Recently, I had occasion to feel some compassion for my LGBTQ friends. As pride month draws to a close and many pride rallies were cancelled because of the Corona virus, I hope they don’t feel dismissed or ignored because of the many impending issue we face. My experience in the church didn’t teach me to hate gay people, but it did teach me to ignore them and occasionally just denounce their rights to life, liberty and the pursuit of church membership. Passive aggressive witch hunts of gay people seems common among people that also profess to be prolife. But condemning and, in a sense, persecuting people for their sexual orientation is not Christ-like or prolife in any way.
I’ve been told by several people this week that are involved in organized religion that their temple is a place. They say this as they long to go back to attending church in a building. Even though Paul understood the temple to be within us somehow and Jesus said that we wouldn’t worship in a place in the future. He seemed to think it was more about spirit and truth. We can’t minimize the ideas that that Kingdom of Heaven is within us without devaluing people. We can’t say that we are prolife and then treat people more like cattle that just fill a seat in a man-made temple instead of valuing the invincible preciousness of the human soul. We can’t put their lives in danger just to rescue an organization. We should also realize that much trauma comes with religion, and shaming people back into attending, (without dealing with the wounds) is even less prolife.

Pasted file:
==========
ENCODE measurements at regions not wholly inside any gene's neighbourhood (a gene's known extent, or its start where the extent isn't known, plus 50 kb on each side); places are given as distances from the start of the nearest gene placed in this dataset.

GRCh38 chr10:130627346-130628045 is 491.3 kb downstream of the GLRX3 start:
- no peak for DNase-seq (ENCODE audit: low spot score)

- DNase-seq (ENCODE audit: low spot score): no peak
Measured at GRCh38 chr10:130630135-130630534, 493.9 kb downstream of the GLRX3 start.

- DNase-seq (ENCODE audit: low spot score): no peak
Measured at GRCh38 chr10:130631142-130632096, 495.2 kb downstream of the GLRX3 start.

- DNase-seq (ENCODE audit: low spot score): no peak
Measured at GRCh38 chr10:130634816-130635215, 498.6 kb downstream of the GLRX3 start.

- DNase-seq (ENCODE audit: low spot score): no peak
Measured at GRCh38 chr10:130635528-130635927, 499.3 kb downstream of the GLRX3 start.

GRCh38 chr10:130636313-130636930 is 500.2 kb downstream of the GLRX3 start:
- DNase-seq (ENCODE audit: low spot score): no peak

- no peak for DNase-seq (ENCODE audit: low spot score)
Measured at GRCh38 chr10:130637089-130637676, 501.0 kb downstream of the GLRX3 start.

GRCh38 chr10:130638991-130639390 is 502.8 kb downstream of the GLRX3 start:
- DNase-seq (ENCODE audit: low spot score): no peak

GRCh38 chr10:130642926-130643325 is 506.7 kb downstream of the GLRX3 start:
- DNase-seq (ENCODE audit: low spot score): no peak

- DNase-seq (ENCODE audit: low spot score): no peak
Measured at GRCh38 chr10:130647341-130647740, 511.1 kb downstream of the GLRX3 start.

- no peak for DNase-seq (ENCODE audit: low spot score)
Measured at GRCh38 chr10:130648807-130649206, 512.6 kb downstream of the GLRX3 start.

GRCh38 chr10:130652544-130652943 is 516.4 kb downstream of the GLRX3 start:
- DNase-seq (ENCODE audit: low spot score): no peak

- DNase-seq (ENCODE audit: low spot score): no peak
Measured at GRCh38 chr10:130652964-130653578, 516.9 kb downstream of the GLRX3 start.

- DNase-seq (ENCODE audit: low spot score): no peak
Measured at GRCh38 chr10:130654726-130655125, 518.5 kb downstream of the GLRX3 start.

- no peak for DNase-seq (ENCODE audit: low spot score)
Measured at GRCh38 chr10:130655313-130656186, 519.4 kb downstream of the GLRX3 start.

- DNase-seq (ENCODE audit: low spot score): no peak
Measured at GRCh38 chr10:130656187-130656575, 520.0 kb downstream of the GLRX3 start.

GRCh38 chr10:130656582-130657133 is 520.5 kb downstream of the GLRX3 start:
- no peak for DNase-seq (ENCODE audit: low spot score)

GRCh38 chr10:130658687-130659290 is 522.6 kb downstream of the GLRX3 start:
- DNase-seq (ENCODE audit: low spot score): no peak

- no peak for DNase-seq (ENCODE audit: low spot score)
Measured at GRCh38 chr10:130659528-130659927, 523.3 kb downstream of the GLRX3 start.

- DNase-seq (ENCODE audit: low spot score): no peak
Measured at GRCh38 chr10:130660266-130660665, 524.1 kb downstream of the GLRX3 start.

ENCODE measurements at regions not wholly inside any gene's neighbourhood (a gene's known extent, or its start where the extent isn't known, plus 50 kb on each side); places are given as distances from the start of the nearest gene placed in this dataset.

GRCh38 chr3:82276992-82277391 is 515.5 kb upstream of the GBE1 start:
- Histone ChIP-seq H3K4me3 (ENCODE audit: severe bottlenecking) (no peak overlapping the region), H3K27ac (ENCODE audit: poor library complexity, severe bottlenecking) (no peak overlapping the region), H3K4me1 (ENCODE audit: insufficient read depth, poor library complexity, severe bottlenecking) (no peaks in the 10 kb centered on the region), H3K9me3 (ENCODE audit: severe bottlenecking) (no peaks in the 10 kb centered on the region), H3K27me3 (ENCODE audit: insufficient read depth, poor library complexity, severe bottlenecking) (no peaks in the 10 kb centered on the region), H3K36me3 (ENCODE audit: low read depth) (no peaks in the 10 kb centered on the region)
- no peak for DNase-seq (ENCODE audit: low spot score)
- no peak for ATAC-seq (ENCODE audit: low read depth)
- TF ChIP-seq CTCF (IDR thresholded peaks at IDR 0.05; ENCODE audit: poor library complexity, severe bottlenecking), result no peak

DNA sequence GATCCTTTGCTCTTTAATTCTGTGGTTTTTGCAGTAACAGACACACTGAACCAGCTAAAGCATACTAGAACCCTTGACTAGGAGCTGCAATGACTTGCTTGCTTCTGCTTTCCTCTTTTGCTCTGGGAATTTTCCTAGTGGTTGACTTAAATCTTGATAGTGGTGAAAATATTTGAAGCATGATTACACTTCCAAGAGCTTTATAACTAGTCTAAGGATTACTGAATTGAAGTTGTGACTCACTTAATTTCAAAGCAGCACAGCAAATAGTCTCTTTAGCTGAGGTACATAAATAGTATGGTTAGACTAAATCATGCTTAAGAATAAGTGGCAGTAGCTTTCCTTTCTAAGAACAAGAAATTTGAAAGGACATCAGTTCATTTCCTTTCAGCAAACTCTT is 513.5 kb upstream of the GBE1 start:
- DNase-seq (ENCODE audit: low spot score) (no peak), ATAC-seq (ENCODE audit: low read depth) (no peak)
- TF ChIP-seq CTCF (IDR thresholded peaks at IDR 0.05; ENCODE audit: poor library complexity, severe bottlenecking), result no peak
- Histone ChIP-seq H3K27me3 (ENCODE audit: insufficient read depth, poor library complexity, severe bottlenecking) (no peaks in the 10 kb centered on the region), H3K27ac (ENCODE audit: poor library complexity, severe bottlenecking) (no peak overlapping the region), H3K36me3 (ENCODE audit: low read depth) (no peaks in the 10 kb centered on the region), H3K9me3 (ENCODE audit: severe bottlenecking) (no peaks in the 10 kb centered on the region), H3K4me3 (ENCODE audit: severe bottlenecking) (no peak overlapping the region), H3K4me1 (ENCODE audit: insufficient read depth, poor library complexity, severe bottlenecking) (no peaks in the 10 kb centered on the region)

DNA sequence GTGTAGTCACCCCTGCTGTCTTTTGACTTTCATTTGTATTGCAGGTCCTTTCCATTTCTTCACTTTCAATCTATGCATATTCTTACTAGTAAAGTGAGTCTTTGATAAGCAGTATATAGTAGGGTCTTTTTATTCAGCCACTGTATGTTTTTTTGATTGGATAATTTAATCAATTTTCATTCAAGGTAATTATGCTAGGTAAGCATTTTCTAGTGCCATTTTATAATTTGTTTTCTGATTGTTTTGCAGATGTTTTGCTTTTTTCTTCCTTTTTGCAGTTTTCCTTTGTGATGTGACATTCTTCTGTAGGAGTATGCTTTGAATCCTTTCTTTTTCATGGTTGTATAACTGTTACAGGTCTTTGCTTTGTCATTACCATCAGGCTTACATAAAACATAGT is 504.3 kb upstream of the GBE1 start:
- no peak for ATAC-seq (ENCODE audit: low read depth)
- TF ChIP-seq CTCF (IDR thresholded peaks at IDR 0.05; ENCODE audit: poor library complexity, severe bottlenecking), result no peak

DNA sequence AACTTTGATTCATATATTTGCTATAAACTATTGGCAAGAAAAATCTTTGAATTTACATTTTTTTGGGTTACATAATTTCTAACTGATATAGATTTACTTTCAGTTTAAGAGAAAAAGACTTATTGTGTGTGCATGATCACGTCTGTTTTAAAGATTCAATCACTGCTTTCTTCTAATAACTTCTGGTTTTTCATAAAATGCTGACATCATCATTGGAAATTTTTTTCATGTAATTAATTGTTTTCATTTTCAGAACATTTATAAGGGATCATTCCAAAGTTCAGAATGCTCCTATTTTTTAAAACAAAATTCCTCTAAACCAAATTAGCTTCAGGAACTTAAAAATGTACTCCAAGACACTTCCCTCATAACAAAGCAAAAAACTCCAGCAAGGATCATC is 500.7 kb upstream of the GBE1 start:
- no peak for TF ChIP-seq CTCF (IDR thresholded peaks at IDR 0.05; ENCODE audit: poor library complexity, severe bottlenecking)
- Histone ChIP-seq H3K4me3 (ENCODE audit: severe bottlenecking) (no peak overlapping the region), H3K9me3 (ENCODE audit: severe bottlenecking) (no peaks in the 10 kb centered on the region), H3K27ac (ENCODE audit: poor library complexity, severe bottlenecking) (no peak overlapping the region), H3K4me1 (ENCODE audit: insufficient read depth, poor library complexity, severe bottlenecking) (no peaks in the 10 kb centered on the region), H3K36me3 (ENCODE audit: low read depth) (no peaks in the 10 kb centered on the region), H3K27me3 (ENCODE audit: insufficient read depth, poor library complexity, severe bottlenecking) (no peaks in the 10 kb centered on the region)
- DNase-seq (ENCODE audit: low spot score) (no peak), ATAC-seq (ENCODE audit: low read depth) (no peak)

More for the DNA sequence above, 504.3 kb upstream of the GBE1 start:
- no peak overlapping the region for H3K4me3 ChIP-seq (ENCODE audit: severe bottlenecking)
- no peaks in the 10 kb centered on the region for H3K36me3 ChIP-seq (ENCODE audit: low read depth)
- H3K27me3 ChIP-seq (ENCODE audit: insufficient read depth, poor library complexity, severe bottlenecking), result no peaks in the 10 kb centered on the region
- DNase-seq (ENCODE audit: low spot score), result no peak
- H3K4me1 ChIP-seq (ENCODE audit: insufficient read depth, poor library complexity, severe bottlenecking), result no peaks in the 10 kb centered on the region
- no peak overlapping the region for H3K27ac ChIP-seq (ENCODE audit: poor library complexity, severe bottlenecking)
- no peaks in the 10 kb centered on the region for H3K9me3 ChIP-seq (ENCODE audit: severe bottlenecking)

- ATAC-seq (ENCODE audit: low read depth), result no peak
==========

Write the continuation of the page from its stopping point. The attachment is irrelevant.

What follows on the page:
I don’t have time to talk about how naming people as libtards, or classifying their home country as a shithole is indeed not prolife and only drives wedges between people as they classify people as other.
In our attempt to be right and certain about what we stand for, we should take care to consider whether our views are truly pro-life. Does standing in the camp of defending a fetus often lead to defending other views that are exactly the opposite of what promotes life.
Could it be that we need to step outside the confines of political parties and religious denominations and begin thinking for ourselves? What is important about life to me is probably important to others. And compassion for someone unlike me might be the “Love you neighbor” secret Jesus talked about.
For me, It doesn’t take long to find my way when I get lost. If compassion is my rudder, my ship never gets too far off course. When love is my practice, it’s not that hard to determine what brings life to all.
Like I said, this is just my opinion and my greatest hope is that you will think for yourself!
Karl Forehand is a former pastor, podcaster, and award-winning author. His books include Apparent Faith: What Fatherhood Taught Me About the Father’s Heart and the soon-to-be released Tea Shop. He is the creator of The Desert Sanctuary and Too Many Podcasters podcasts. He is married to his wife Laura of 32 years and has one dog named Winston. His three children are grown and are beginning to multiply!